Returns false if the current node is a client node, or if the QObject is already registered to be remoted, and true if remoting is successfully enabled for the QObject.

See also disableRemoting().

bool QRemoteObjectHostBase::enableRemoting(QObject *object, const QString &name = QString())

Enables a host node to dynamically provide remote access to the QObject object. Client nodes connected to the node hosting this object may obtain Replicas of this Source.

The name defines the lookup-name under which the QObject can be acquired using QRemoteObjectNode::acquire() . If not explicitly set then the name given in the QCLASSINFO_REMOTEOBJECT_TYPE will be used. If no such macro was defined for the QObject then the QObject::objectName() is used.

Returns false if the current node is a client node, or if the QObject is already registered to be remoted, and true if remoting is successfully enabled for the dynamic QObject.

See also disableRemoting().

bool QRemoteObjectHostBase::enableRemoting(QAbstractItemModel *model, const QString &name, const QVector<int> roles, QItemSelectionModel *selectionModel = nullptr)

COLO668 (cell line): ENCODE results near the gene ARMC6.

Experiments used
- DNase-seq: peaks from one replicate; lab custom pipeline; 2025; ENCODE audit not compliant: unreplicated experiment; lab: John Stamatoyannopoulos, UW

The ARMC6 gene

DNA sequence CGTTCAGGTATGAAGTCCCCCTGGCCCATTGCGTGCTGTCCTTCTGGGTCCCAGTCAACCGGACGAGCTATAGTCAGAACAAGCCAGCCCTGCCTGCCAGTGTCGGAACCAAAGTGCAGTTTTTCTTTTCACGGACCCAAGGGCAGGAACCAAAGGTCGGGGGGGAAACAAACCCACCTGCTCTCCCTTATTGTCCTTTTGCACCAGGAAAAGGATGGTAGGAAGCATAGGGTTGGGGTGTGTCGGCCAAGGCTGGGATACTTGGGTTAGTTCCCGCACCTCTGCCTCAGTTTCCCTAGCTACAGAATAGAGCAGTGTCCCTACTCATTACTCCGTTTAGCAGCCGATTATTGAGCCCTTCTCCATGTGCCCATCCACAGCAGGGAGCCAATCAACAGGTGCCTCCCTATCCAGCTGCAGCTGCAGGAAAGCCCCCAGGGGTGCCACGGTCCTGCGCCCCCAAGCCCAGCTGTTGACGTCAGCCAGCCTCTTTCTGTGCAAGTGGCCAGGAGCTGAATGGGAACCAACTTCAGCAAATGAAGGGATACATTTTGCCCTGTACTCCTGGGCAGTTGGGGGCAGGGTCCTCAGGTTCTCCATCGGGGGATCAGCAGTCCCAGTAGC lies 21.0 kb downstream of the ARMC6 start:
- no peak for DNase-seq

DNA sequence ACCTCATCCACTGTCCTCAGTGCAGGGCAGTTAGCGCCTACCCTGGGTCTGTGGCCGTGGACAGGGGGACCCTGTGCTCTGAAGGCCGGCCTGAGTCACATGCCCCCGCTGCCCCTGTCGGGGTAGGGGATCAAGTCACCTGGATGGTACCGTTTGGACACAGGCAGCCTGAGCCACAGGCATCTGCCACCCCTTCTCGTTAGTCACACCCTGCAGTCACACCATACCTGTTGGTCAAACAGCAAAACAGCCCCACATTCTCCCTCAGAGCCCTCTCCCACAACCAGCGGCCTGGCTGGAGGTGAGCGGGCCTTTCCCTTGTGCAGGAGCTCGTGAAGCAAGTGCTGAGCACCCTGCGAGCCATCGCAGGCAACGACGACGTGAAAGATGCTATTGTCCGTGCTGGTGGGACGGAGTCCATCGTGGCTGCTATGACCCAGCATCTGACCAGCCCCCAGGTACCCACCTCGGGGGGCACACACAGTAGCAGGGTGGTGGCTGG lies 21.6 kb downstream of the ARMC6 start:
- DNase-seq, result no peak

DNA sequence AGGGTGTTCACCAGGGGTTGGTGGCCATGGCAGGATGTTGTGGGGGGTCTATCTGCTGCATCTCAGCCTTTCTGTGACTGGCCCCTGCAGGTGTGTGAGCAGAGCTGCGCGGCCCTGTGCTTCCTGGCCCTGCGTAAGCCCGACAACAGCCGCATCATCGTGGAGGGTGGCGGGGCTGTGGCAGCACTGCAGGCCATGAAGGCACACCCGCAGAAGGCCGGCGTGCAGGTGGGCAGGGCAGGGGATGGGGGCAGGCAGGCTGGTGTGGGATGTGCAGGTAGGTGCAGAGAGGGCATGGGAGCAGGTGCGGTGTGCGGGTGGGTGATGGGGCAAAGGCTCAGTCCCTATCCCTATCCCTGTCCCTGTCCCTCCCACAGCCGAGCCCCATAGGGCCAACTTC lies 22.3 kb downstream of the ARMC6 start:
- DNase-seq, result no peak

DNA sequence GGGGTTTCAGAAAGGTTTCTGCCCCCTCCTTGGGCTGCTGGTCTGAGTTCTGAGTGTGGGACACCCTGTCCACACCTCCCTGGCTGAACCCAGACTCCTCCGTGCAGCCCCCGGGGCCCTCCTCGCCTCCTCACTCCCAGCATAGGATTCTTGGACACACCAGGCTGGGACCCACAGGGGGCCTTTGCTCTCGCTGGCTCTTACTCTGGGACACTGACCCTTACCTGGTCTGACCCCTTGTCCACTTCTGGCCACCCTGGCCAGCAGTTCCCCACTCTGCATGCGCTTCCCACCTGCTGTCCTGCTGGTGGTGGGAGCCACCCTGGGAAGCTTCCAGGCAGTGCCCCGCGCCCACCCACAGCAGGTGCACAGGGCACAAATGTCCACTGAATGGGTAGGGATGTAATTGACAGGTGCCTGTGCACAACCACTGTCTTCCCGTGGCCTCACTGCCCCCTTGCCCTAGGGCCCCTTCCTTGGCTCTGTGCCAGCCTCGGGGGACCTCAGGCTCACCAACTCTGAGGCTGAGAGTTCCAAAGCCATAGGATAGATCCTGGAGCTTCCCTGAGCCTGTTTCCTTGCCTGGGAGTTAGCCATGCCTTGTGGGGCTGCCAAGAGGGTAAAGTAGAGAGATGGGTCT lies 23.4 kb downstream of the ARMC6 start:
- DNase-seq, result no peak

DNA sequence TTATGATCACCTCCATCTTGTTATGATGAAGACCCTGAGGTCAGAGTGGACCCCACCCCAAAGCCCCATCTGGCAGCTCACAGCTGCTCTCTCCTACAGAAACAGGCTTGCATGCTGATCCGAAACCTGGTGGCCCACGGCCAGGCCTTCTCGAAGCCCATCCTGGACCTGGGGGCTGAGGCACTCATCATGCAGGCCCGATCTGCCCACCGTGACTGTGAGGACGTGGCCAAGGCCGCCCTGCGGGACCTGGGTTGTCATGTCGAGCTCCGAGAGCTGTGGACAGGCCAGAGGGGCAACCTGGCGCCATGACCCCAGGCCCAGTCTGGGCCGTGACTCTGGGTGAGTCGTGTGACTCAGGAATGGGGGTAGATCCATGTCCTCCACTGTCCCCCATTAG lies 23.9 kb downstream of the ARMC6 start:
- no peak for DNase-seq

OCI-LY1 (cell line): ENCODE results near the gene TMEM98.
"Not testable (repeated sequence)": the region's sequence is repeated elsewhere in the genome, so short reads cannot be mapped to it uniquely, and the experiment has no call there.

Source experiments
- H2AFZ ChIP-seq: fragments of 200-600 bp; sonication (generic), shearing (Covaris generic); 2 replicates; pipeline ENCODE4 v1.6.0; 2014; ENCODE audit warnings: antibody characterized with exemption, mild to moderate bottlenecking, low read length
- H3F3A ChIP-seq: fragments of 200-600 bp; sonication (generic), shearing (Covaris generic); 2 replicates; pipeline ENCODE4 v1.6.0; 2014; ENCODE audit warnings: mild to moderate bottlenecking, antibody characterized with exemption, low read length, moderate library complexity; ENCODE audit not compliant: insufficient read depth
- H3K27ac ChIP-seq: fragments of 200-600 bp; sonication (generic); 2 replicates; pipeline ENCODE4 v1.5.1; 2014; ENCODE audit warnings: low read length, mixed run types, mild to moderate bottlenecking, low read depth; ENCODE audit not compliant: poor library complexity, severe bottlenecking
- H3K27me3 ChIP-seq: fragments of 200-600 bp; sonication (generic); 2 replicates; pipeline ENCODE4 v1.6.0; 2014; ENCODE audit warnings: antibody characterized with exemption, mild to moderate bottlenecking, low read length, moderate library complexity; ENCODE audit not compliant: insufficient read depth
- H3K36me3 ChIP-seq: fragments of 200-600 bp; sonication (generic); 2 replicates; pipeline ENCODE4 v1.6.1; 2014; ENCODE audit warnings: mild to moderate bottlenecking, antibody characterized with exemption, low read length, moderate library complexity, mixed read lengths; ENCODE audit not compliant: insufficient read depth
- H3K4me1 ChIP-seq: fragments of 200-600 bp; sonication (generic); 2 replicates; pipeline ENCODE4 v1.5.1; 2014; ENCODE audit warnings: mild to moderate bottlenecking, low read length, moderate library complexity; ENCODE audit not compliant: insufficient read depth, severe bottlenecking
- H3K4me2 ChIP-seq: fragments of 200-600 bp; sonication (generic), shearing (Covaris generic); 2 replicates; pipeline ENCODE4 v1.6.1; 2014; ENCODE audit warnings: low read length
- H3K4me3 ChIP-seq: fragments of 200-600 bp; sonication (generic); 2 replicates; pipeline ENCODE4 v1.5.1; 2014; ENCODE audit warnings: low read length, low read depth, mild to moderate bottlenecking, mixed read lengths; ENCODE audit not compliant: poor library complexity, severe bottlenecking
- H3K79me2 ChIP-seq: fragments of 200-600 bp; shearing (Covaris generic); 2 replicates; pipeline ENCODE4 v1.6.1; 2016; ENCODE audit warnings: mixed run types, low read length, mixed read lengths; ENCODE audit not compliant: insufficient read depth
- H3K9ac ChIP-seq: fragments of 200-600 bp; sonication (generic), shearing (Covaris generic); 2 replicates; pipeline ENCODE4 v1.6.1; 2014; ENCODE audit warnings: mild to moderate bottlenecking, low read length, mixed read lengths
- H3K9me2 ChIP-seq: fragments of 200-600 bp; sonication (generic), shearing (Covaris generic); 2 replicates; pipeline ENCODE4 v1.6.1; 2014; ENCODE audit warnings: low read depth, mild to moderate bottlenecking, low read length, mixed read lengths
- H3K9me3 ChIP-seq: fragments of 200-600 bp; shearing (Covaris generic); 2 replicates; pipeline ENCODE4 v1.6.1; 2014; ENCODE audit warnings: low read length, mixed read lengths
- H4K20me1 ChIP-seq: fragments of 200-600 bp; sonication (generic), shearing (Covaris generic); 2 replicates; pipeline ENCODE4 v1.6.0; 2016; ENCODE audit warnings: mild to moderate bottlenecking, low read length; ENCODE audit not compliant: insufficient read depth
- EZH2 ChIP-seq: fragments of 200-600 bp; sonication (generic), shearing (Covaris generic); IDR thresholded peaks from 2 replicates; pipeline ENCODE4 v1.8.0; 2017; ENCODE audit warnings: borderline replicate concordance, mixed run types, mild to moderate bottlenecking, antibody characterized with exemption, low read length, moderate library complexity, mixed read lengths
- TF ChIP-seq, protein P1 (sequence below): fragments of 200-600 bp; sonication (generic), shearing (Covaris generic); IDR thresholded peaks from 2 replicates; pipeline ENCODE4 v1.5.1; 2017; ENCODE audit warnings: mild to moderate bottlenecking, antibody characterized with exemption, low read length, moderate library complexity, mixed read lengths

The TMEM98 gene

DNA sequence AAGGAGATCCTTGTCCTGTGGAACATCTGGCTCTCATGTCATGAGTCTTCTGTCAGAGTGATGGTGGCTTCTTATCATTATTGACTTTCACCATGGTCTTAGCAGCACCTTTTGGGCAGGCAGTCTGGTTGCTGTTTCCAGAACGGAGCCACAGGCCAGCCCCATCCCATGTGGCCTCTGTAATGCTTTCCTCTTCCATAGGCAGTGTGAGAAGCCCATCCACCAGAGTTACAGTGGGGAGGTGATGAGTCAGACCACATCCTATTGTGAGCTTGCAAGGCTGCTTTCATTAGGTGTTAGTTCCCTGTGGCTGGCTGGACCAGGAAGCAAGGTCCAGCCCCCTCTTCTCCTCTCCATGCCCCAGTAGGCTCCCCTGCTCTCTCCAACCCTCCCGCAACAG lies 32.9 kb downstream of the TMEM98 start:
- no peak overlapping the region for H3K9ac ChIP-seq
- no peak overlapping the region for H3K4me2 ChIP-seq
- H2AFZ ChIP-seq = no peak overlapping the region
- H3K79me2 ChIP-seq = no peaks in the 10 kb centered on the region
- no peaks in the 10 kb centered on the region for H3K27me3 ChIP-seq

This overload of enableRemoting() is specific to QAbstractItemModel types (or any type derived from QAbstractItemModel). This is useful if you want to have a model and the HMI for the model in different processes.

The three required parameters are the model itself, the name by which to lookup the model, and the roles that should be exposed on the Replica side. If you want to synchronize selection between Source and Replica, the optional selectionModel parameter can be used. This is only recommended when using a single Replica.

Behind the scenes, Qt Remote Objects batches data() lookups and prefetches data when possible to make the model interaction as responsive as possible.

Returns false if the current node is a client node, or if the QObject is already registered to be remoted, and true if remoting is successfully enabled for the QAbstractItemModel.

See also disableRemoting().

bool QRemoteObjectHostBase::proxy(const QUrl &registryUrl, const QUrl &hostUrl, QRemoteObjectHostBase::RemoteObjectNameFilter filter)

Forward Remote Objects from another network

The proxy functionality is useful when you want to share Source objects over multiple networks. For instance, if you have an embedded target using target-only connections (like local) and you want to make some of those same objects available externally.